FAQ

Q1. Can Mold Removal Make You Sick?

Ans. Yes. If a decontamination process is not carried of properly, the mycotoxins released from mold, improper / incomplete decontamination process or the products used in the decontamination process can be dangerous. It is very important that mold removal is carried out by a certified professional.

Q2. How To Reduce Mold Growth?

Ans. Mold needs 3 elements colonize (grow). The presents of mold spores, a substrate (biological food), and water. Mold spores are present everywhere there is air and most building materials have biological content. So controlling water, humidity, condensation and keeping building materials dry is how we reduce or eliminate mold growth.

Q3. How Do I Know Its Mold?

Ans. In many cases visual identification is possible to the trained eye. In other cases, air quality, swab, or tape lift sampling can be performed and sent to a certified lab for analysis.

Q4. How Is Air Testing Performed?

Ans. Air quality testing is done by drawing a specific volume of air through an air sample cassette for a period of time using a calibrated air pump. This sample is then sent to a certified lab for analysis.

Q5. How Long Does Mold Removal Takes?

Ans. In the case of an attic, the decontamination process usually takes 3 days not including any corrective work (clearing soffits, roof work, etc.) In the case of a basement, the decontamination process can usually be done in 5-7 days not including corrective work (French drains, plumbing, etc.)

Q6. How To Permanently Remove Mold from The Bathroom?

Ans. Bathrooms are constantly exposed to all 3 forms of water. Condensation, high air humidity, and direct water flow. It is important that the proper building materials are used in a bathroom, they are properly shielded from water, and there is good ventilation. Refer to FAQ #2

Q7. Is Mold Harmful? or Is Mold Harmful to My Health?

Ans. Mold can be devastating to building materials, but mold its self is not always harmful. The mycotoxins and spores released by mold can be harmful. Many water marker species can produce harmful mycotoxins.
Example Alternaria spores are one of the most common and potent indoor and outdoor airborne allergens. Additionally, Alternaria sensitization has been determined to be one of the most important factors in the onset of childhood asthma. Synergy with Cladosporium or Ulocladium may increase the severity of symptoms.

Q8. What Are the Costs of Mold Removal?

Ans. The average attic can cost up to $5000 not including corrective measures. The average basement can cost up to $20,000 not including corrective measures. The average attic costs with I.A.Q. Strategies is around $3000 with some corrective measures included in the price. The average basement costs with I.A.Q. Strategies is around $10,000.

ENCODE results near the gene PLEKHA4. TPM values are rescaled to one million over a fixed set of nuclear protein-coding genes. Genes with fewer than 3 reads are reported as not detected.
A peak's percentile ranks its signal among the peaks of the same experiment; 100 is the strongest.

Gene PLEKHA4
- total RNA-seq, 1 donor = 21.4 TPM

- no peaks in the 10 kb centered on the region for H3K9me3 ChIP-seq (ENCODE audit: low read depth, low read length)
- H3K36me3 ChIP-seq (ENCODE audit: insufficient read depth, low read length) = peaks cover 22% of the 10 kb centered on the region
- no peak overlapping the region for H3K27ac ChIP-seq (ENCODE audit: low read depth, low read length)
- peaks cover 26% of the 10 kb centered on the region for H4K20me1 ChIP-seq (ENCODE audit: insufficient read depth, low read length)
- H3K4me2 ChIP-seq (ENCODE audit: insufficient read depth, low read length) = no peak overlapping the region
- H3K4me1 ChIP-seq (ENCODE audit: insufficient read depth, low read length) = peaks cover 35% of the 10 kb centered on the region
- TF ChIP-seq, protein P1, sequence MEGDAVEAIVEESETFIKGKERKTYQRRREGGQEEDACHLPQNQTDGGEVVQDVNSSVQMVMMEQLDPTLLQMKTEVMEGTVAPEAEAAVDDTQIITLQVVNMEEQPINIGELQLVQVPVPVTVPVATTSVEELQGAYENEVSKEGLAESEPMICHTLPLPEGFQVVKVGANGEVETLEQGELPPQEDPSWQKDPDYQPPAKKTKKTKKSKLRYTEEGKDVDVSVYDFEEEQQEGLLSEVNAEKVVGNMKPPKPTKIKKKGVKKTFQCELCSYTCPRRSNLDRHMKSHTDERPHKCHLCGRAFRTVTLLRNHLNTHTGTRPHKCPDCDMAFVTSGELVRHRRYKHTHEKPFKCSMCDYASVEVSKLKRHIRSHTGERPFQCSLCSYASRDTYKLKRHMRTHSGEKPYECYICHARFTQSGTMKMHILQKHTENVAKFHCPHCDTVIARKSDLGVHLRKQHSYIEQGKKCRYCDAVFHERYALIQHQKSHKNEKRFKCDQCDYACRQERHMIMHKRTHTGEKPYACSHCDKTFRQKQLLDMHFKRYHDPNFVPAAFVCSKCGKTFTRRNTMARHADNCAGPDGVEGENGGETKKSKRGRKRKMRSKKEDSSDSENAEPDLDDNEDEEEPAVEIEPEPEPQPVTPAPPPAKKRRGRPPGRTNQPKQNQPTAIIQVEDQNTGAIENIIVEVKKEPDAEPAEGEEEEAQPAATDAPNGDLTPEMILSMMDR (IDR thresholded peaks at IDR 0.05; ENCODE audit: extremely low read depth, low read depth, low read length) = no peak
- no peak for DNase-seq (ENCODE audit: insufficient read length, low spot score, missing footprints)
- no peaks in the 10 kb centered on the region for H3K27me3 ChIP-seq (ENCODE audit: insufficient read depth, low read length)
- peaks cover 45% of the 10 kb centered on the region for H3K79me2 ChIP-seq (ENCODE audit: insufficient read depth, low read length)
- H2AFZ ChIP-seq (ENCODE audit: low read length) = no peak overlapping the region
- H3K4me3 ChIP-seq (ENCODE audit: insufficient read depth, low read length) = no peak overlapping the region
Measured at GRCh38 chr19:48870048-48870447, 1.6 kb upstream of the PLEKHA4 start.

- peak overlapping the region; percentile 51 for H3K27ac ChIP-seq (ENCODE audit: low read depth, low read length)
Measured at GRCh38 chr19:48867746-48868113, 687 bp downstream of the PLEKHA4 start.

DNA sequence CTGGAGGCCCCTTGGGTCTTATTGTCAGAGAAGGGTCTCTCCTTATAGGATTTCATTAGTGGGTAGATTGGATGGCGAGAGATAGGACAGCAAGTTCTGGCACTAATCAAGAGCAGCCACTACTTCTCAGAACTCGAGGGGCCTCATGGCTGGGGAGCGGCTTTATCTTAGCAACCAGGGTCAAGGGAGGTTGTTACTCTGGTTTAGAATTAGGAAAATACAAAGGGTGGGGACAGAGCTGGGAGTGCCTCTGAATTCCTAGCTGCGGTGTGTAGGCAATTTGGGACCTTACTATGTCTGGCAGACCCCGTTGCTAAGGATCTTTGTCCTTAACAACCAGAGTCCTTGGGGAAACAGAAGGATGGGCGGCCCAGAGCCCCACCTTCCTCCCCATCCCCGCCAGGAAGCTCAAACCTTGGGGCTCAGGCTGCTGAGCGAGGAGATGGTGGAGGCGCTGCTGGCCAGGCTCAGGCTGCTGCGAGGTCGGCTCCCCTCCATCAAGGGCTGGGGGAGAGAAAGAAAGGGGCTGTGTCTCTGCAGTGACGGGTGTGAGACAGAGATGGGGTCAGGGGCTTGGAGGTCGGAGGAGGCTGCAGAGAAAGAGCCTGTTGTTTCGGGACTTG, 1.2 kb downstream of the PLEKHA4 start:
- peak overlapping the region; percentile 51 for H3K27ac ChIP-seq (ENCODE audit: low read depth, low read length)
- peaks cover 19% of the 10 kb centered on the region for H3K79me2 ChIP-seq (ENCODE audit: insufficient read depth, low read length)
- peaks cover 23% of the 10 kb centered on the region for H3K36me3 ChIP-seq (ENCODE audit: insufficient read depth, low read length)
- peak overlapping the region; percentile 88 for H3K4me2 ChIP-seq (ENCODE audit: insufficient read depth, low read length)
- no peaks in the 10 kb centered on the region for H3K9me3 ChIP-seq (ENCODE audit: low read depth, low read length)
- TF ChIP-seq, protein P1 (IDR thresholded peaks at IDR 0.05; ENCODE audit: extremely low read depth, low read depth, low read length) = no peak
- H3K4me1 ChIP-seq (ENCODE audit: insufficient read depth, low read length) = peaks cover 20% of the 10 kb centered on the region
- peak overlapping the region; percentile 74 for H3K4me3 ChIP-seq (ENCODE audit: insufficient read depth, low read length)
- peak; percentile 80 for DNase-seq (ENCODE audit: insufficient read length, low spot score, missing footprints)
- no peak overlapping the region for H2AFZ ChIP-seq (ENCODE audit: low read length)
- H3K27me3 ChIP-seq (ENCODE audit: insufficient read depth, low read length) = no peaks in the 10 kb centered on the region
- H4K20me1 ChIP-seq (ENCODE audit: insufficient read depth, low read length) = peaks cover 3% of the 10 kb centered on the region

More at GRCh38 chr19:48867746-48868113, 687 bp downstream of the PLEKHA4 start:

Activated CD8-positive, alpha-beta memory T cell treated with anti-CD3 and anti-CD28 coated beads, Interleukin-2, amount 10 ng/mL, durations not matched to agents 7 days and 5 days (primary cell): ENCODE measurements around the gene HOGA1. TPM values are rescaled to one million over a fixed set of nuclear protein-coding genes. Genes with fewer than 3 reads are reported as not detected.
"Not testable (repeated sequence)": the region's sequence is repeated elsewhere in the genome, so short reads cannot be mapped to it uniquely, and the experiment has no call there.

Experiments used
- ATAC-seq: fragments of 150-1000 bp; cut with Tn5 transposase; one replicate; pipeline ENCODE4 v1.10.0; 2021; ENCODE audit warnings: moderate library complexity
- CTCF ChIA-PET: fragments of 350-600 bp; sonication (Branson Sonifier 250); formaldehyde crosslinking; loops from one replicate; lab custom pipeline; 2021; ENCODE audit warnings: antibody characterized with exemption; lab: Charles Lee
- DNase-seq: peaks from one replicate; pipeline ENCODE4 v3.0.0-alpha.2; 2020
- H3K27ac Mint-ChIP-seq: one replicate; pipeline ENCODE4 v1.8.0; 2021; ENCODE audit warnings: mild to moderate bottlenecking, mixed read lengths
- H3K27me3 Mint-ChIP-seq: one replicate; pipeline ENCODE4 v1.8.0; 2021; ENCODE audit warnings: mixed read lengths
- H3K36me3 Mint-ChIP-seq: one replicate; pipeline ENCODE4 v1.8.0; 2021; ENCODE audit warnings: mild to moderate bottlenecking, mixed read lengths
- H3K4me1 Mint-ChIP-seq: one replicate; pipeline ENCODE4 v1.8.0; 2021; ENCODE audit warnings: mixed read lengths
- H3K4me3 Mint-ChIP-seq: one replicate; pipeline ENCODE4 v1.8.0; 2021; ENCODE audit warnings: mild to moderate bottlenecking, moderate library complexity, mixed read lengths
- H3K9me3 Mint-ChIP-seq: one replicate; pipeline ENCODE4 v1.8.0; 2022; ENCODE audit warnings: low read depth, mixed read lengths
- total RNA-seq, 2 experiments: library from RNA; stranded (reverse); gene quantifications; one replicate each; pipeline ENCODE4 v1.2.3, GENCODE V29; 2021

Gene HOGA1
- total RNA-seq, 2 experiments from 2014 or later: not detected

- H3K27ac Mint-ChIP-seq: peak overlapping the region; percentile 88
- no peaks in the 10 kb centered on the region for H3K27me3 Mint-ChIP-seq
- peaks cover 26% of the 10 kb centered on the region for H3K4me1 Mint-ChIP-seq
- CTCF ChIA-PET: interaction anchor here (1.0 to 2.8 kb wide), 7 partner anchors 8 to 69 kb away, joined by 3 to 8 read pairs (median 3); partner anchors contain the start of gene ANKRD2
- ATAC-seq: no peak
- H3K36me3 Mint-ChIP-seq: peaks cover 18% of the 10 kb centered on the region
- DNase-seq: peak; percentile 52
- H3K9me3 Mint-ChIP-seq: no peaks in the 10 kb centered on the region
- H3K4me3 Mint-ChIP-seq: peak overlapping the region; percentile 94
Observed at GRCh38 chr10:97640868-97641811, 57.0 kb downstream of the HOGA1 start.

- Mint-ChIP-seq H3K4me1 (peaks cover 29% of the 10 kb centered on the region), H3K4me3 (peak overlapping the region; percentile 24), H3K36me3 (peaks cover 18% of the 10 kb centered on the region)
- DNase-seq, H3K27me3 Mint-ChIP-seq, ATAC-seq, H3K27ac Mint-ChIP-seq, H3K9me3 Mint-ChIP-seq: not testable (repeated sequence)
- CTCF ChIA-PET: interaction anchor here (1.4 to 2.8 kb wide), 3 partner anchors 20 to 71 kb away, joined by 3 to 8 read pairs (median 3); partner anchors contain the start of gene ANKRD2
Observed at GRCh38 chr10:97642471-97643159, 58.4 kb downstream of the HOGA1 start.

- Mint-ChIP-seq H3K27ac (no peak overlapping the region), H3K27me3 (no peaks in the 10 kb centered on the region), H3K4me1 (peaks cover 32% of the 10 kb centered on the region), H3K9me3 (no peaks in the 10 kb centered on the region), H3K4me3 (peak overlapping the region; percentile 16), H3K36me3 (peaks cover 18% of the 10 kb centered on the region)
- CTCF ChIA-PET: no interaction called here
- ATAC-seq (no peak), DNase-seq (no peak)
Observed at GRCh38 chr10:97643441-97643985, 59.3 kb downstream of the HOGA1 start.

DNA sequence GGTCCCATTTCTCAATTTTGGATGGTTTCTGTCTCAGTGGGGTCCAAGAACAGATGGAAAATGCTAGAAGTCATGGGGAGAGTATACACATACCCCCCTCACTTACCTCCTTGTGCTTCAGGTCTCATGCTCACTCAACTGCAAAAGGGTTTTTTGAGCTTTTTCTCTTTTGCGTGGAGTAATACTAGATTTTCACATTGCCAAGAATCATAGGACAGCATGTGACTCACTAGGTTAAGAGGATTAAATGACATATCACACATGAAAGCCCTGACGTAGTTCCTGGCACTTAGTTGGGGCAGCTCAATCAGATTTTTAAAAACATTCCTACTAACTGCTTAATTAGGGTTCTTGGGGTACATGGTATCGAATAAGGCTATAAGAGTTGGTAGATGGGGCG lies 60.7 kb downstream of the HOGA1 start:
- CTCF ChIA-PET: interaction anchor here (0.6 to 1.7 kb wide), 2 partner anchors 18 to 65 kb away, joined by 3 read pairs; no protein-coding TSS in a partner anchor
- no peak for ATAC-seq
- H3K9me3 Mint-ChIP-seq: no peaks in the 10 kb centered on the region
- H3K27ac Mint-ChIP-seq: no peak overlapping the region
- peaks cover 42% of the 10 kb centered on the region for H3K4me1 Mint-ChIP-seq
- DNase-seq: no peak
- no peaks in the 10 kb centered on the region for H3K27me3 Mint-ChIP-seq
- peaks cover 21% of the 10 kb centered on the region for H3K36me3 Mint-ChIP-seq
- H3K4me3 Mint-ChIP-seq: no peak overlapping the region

Q9. What Are some of the Different Types of Mold?

Ans. There are over 100,000 species of mold. Some of the common species are:
Alternaria (Ulocladium) –
Ascospores –
Aspergillus/Penicillium Low –
Basidiospores –
Bipolaris++ –
Chaetomium –
Cladosporium Rare –
Curvularia –
Epicoccum –
Fusarium –
Ganoderma –
Myxomycetes++ –
Pithomyces++ –
Rust –
Scopulariopsis/Microascus –
Stachybotrys/Memnoniella Rare –
Unidentifiable Spores –
Zygomycetes –
Tritirachium

Typical water marker species are:
Penicillium/Aspergillus
The most common mold spore species to appear in indoor air samples. The majority of the hundreds of sub-species are allergenic; only a few are toxic. This group of species only grows with the humidity in the air as its water source.
Cladosporium
The most common mold species and is considered to be allergenic.
Curvularia
Another common allergenic mold.
Chaetomium
A common water marker that usually indicates wet paper and/or drywall.
Stachybotrys
The most common toxic mold species, but not all sub-species are toxic. These species need a direct water source to grow.
Memnoniella
A sister mold to Stachybotrys. The two species will grow together; also considered toxic.
Because mold spore species and levels differ within each state, agreements are hard to come by with analysts and scientists. A comparison to an outdoor air sample is usually used as the rule of thumb.